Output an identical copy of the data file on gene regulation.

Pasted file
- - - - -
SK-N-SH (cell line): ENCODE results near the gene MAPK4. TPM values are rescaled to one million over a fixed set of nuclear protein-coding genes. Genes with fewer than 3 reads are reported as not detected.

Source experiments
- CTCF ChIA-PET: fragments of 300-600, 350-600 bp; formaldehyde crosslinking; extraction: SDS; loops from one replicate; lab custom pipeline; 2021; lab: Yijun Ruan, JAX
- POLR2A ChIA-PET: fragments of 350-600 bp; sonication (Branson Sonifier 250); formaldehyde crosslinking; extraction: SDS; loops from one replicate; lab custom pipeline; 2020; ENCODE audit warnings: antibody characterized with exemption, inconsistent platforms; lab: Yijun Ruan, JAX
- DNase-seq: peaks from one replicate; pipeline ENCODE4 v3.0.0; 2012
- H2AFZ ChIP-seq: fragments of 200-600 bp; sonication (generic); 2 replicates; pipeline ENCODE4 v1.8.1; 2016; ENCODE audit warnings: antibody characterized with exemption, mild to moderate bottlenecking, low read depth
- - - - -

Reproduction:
SK-N-SH (cell line): ENCODE results near the gene MAPK4. TPM values are rescaled to one million over a fixed set of nuclear protein-coding genes. Genes with fewer than 3 reads are reported as not detected.

Source experiments
- CTCF ChIA-PET: fragments of 300-600, 350-600 bp; formaldehyde crosslinking; extraction: SDS; loops from one replicate; lab custom pipeline; 2021; lab: Yijun Ruan, JAX
- POLR2A ChIA-PET: fragments of 350-600 bp; sonication (Branson Sonifier 250); formaldehyde crosslinking; extraction: SDS; loops from one replicate; lab custom pipeline; 2020; ENCODE audit warnings: antibody characterized with exemption, inconsistent platforms; lab: Yijun Ruan, JAX
- DNase-seq: peaks from one replicate; pipeline ENCODE4 v3.0.0; 2012
- H2AFZ ChIP-seq: fragments of 200-600 bp; sonication (generic); 2 replicates; pipeline ENCODE4 v1.8.1; 2016; ENCODE audit warnings: antibody characterized with exemption, mild to moderate bottlenecking, low read depth